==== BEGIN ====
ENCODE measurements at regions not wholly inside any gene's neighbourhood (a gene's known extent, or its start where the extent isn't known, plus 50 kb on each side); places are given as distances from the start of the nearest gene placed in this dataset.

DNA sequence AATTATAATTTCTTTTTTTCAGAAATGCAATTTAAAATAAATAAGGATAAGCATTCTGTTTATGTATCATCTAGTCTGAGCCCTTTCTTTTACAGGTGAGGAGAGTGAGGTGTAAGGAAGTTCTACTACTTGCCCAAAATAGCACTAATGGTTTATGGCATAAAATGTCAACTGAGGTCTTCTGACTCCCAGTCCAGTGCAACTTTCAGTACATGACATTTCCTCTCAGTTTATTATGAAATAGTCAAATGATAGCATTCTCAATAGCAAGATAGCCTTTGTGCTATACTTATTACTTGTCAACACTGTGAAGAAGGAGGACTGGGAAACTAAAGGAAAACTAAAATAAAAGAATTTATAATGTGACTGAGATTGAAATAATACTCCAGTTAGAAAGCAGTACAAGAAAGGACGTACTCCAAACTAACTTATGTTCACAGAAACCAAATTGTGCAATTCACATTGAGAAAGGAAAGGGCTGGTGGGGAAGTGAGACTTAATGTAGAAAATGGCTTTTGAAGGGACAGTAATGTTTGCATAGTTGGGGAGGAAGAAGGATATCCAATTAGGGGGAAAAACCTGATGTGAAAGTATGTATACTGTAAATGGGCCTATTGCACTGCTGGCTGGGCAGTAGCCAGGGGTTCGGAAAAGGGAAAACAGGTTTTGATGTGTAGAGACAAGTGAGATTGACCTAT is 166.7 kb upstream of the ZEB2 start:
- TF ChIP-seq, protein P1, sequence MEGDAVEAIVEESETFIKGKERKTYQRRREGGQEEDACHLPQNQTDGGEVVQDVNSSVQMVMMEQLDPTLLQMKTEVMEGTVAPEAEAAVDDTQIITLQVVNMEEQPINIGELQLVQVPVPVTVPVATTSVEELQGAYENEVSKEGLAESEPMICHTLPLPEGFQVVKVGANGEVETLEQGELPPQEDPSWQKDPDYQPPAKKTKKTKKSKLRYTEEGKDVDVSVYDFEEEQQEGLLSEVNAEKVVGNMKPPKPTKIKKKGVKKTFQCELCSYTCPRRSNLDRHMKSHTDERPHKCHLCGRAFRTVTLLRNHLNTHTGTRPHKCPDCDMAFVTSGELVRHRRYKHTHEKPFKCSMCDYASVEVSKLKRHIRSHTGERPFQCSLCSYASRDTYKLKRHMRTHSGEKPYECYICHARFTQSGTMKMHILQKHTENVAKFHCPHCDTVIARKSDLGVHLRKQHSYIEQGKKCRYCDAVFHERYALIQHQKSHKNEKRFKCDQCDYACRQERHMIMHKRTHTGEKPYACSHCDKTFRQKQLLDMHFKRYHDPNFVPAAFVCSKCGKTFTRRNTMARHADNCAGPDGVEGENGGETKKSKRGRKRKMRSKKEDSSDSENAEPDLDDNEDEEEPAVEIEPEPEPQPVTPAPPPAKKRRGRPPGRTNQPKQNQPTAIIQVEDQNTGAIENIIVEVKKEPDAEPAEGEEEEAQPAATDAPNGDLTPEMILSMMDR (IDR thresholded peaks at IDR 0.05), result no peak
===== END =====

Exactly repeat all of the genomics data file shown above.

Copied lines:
ENCODE measurements at regions not wholly inside any gene's neighbourhood (a gene's known extent, or its start where the extent isn't known, plus 50 kb on each side); places are given as distances from the start of the nearest gene placed in this dataset.

DNA sequence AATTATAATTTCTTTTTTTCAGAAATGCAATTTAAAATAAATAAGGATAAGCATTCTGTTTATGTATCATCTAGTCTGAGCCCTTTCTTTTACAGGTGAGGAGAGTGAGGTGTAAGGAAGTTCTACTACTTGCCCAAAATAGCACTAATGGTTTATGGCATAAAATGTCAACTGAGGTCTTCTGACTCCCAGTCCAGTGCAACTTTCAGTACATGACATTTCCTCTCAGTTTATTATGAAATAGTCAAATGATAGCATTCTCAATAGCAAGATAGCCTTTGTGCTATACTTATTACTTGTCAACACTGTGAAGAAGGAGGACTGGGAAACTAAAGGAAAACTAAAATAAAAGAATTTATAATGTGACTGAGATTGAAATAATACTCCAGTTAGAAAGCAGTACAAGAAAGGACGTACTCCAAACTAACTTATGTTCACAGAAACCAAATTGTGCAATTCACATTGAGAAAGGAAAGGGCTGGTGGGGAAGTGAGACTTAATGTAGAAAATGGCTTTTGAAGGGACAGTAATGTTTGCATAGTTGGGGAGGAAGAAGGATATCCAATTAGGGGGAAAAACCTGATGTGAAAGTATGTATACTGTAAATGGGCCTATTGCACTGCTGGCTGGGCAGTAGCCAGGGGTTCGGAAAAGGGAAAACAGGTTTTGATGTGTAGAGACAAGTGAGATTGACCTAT is 166.7 kb upstream of the ZEB2 start:
- TF ChIP-seq, protein P1, sequence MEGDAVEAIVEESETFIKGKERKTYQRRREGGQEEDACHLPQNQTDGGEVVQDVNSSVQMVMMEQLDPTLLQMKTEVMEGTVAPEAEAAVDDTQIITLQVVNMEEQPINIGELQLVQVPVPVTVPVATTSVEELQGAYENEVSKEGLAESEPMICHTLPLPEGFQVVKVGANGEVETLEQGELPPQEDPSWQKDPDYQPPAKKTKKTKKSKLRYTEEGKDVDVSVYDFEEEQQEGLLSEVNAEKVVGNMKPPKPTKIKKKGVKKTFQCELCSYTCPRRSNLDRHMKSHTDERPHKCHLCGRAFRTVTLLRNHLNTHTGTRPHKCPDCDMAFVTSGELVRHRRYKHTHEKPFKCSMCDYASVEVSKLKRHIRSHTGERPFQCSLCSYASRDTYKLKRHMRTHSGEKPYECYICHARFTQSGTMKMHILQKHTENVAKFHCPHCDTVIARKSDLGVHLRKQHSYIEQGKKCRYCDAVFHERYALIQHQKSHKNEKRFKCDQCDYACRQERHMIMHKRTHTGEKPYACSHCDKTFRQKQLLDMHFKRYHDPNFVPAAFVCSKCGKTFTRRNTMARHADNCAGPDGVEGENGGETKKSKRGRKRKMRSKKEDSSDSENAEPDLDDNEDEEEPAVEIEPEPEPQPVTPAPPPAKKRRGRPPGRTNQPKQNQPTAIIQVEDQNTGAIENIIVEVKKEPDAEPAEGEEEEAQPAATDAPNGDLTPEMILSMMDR (IDR thresholded peaks at IDR 0.05), result no peak